The magazine was cancelled at the end of 2003, making October/November 2003 the final issue of Momentum as a non-profit.
Fortunately, it turned out to be a hiatus instead of a finale.
Amy Walker entered a self-employment program, did a business plan and re-launched Momentum as a sole proprietorship. The magazine’s first for-profit issue, number “16.5,” was released in June/July 2005.
The sexy rain gear cover of the October/November 2005 issue grabbed quite a bit of attention and is still remembered as a favourite by many longtime subscribers.
Regular columns Gleanings by Ron Richings, Shawn Granton’s comic and Mitey Miss by Ulrike Rodrigues all made their first appearance in the November/December 2007 issue.
In the January/February 2008 issue, Momentum shifted to a North America-side focus and was distributed to 20 cities across Canada and the United States.
The expansion enabled the magazine to serve its readers by comparing and sharing knowledge from cities across North America. It was also important for the financial stability of the magazine to spread its wings and reach out to new markets.
The regionally focused Vancouver/Victoria section insert was launched in the March/April 2008 issue; it has since been discontinued.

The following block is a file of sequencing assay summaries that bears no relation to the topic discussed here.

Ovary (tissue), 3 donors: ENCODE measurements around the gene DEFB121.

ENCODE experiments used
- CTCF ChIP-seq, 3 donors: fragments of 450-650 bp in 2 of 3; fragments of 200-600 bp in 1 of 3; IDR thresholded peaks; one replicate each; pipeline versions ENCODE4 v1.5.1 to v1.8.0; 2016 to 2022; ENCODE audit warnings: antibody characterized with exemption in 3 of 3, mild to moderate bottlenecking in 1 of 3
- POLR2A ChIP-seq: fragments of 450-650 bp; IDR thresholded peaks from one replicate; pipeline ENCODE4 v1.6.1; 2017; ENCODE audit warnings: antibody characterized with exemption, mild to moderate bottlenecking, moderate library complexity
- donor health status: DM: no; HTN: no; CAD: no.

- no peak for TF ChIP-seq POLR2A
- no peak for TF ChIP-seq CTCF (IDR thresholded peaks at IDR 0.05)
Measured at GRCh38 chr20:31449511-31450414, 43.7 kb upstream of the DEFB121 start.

Lance Armstrong, and his urban cycling bike shop, was the subject of the cover story in Momentum’s May/June 2008 issue.
“It is pretty easy to come up with excuses on why people do not ride. And some like safety are valid ones for sure, but if specialty dealers can entice people to ride with things like storage and showers it could eliminate one or two of the excuses,” Armstrong told Momentum.
Momentum has long promoted cycling as a lifestyle choice and something that can be done in style. The September/October 2008 issue put Momentum’s stylish cycling mission front and centre.
Local photographer David Niddrie became the magazine’s photo editor starting with the November/December 2008 issue.
Kristen Steele’s regular column, The Advocate, first appeared in the March/April 2009 issue.
Momentum was nominated for an Utne Reader independent press award in May 2009.
Mia Kohout and Tania Lo joined Amy Walker as co-publishers in September 2009.
Dan Goldwater’s D.I.Y. column made its first appearance in the September/October 2009 issue.